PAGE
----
Gosh, Mac, thanks a million. It’ll be a lifesaver it’ll be absolutely terrific shopping taking the kids to the beach all the hundreds of
That’s okay. I’m glad you’re pleased.
Then Stacey realizes why he looks different and why she has been puzzling about it at the edges of her mind. He has a crew cut. His dark auburn hair is like a soft brush. Crew cut, fashion of his college days. He sees her looking and he reaches up a hand and touches his head.
Think it looks all right?
why you looked different. It looks great. Really great.
— How many times has he protected me from the sight of myself?
Sure, Stacey, you look really good in that dress
, he said when I bought the green and gold last month. It was only later I knew it was Katie’s dress, although wrong size for her. Mac, you’re only forty-three. Last time I thought that, I meant how relatively young. Now I mean how relatively not-young.
The evening they go to see Thorlakson, both Mac and Stacey are edgy. Stacey in their bedroom tussles with her hair, while Mac repeatedly clears his throat.
Hem hem hem hem
— Stop it, for heaven’s sake, Mac, can’t you? It’s getting worse, and that awful cough at the end of the throat-clearing –
The rosy-fingered dawn in this house sounds like it’s playing bongo drums. But he keeps on smoking nonstop and gets mad as blazes if I say anything. It worries me, but it revolts me, too, to hear him hoicking up phlegm from his inner recesses. It disgusts him that I pluck out handfuls of my eyebrows with my fingers without knowing it. No one ought to have repulsive mannerisms. We all ought to be physically perfect. I need a state of unblemishment more as the years go by, but I have it less.
Do I look all right, Mac?
Stacey is wearing her black sheath dress, supposedly slenderizing. She tugs at the waist, trying to straighten the wrinkles in the material, but her hips are against her. Mac is looking at his watch and does not glance in her direction.
Fine fine fine you look fine. Aren’t you ready
Right this minute. C’mon then.
later than ten for you, and don’t forget to put Jen before you go to bed, eh? Ian – Duncan – you’re to go to bed when Katie tells you, you hear? And no fighting.
A chorus of
Yeh, yeh, okay
comes from various corners of the house.
For Christ’s sake, Stacey, they’re all
. Can’t you just leave them?
Sorry sorry sorry
— He’s right. I fuss. Mother-hen type. All a load of nonsense. All unnecessary. Another nervous tic. How can I break habits I’ve acquired so gradually I’m not even aware of them until I see they drive Mac out of his mind?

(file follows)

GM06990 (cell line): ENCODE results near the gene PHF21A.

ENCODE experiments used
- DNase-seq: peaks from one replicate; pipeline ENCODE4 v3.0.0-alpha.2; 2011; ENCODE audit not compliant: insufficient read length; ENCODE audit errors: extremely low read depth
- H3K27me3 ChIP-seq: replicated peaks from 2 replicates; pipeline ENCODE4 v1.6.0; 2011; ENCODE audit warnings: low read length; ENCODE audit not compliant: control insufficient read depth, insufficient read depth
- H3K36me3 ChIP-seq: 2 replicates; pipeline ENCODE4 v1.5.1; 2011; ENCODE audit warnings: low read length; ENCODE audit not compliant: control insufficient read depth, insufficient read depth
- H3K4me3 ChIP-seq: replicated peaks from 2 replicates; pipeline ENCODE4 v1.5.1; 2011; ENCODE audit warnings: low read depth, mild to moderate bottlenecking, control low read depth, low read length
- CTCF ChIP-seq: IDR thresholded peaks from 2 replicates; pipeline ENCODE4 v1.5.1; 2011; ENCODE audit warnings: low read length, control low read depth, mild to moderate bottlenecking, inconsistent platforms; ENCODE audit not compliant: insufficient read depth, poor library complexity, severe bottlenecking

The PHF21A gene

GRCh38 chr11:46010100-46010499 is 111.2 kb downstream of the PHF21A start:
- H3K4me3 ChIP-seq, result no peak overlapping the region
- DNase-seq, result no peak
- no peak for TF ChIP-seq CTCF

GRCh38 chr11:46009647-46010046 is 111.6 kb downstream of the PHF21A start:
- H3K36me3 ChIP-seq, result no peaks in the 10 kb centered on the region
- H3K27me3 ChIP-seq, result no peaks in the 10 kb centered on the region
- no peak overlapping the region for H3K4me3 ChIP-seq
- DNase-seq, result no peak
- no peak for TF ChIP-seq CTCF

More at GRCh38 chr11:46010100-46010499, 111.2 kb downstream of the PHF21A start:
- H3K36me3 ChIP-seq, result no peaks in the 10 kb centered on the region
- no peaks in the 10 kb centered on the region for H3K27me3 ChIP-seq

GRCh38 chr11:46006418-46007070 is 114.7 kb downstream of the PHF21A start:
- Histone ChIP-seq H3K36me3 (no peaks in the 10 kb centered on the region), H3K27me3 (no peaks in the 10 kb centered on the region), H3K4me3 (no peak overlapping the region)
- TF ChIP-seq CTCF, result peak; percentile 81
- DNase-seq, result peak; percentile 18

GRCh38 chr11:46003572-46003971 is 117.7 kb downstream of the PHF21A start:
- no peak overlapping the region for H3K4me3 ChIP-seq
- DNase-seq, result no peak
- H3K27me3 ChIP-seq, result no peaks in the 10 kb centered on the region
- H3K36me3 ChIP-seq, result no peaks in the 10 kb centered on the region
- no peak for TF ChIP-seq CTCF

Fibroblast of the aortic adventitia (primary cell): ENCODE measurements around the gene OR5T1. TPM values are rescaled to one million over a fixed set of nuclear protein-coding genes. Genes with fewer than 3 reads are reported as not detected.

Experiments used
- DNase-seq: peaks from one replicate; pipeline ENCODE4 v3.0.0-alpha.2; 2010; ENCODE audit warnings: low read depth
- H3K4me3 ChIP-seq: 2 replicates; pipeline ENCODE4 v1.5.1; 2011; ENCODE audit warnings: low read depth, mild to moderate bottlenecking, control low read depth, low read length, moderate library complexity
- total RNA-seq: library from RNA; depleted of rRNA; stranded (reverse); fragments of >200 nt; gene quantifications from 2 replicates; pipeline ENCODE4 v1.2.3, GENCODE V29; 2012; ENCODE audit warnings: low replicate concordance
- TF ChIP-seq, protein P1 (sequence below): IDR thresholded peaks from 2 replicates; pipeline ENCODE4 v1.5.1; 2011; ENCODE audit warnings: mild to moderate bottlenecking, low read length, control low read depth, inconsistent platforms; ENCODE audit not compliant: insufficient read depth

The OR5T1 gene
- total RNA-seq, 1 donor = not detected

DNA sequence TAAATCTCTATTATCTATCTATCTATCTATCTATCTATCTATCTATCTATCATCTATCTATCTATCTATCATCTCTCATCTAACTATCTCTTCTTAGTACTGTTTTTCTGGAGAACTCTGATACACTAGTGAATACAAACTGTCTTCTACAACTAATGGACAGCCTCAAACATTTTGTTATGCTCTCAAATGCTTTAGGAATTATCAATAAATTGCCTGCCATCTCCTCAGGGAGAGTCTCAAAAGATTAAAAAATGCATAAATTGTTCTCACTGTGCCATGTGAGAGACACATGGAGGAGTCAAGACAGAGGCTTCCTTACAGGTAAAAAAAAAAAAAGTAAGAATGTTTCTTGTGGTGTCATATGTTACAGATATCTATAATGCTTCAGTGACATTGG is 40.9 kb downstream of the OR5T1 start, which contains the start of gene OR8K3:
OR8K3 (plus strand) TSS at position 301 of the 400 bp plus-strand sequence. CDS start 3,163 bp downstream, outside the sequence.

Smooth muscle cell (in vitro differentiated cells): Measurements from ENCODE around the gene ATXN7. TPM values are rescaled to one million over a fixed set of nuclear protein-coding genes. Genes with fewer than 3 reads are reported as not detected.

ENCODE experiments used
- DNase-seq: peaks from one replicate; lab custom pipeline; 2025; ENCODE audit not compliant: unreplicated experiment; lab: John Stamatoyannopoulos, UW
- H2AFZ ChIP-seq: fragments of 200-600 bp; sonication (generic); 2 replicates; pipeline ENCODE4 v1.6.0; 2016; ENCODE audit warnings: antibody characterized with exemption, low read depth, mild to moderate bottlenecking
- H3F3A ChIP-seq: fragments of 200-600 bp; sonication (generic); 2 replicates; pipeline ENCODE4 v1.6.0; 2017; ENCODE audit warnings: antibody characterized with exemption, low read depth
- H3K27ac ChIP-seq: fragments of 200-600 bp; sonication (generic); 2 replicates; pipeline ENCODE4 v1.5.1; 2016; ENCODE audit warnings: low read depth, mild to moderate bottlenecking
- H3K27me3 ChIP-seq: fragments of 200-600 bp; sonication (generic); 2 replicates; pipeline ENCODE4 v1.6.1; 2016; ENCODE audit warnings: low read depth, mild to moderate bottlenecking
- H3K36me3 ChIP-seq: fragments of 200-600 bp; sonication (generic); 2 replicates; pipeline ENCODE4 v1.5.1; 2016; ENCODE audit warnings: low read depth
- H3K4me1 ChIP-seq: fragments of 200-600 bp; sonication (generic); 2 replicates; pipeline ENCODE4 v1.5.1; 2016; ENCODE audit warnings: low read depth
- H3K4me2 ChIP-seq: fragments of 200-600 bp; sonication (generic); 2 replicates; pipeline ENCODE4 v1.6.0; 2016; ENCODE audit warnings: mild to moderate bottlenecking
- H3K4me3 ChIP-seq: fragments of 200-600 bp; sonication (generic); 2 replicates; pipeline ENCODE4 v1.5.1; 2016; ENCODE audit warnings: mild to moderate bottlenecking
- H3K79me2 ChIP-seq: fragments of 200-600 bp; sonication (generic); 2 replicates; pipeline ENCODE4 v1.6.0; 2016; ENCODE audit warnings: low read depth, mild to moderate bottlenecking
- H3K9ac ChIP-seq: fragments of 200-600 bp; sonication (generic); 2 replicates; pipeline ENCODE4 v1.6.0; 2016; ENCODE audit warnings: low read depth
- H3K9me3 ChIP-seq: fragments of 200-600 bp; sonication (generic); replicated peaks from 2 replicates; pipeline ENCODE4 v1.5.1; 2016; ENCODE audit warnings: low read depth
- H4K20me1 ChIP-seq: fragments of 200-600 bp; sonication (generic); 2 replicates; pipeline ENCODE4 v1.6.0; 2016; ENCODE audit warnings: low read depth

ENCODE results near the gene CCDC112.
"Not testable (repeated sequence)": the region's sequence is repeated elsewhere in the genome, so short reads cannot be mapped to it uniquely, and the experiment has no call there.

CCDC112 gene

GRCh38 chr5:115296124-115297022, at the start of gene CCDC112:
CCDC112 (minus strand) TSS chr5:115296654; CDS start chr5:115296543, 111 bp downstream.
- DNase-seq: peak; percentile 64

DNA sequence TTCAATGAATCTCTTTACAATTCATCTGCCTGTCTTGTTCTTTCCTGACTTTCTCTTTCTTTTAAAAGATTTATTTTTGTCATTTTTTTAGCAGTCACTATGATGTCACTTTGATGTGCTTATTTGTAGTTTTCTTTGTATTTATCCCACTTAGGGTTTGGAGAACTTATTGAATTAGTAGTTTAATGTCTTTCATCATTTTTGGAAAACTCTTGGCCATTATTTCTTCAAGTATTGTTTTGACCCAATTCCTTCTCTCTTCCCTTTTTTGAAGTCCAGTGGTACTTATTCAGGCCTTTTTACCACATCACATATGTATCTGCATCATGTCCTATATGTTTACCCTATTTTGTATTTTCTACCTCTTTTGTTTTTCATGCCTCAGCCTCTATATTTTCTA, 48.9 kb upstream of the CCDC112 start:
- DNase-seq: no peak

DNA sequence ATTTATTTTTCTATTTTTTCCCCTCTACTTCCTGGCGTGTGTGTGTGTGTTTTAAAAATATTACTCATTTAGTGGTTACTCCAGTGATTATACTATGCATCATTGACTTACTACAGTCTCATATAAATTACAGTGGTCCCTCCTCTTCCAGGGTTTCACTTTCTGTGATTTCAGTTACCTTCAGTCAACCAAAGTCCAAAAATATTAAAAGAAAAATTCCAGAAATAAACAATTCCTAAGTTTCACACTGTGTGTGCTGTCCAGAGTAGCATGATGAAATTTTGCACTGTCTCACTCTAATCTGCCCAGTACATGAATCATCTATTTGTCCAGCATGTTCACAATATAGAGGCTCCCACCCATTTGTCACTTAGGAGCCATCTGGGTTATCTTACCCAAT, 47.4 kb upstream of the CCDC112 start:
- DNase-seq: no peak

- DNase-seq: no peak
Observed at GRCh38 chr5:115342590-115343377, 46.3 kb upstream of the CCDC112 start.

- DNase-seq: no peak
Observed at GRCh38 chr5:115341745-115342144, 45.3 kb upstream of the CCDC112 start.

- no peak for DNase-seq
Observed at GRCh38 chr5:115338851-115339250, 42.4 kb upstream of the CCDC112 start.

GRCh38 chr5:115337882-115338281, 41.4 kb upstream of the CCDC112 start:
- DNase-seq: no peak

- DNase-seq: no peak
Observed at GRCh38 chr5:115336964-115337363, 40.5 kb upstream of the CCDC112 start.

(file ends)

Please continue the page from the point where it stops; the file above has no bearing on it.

Timber Lake, sixteen years ago, had hardly any cottages. Jungles of blackberry bushes and salmonberry. Spruce trees darkly still in the sun, and the water so unsullied that you could see the grey-gold minnows flickering. You know something, Mac?
I like everything about you.
That’s good, honey. I like everything about you, too
— Why should I think it unbalanced to want to mourn? Why shouldn’t I wail like the widows of Ashur if I feel like it? I have cause. Come, come, Stacey. Act your age. That’s precisely what I’m doing, God, if you really want to know. Too much mental baggage. Too damn much, at this point. More more more than I want. Things keep spilling out of the suitcases, taking me by surprise, bewildering me as I stand on the platform.
Whatever else you do, Stacey, for God’s sake don’t get into an argument, will you?
I won’t I won’t do you have to tell me?
I’m only thinking of the time you told Crimpton you
were going to join the Redeemer’s Advocates – that’s all I’m thinking of.
considering it, Mac. Serenity, I thought. I was going to give it a whirl. But I couldn’t. Maybe it was the thought of your dad that stopped me even from going to a meeting. You know, having been a United Church minister and that. I thought he’d have a fit.
He wouldn’t have been the only one. C’mon, we’re here.
Thor’s apartment is in one of the high-risers near the bay. There is a mirror in the elevator, and Stacey spends the up-flight in patting distractedly at her hair. Down a thickly carpeted hall, and then at the gentle bell buzz the door opens and a massive figure fills the doorway.
there. Great to see you, Mac. And this
Thor turns to Stacey, gazes down at her, sizes her up, frowns a trace, then gives her an oblique and uninterpretable smile. Mac steps in.
Thor, I’d like you to meet my wife, Stacey.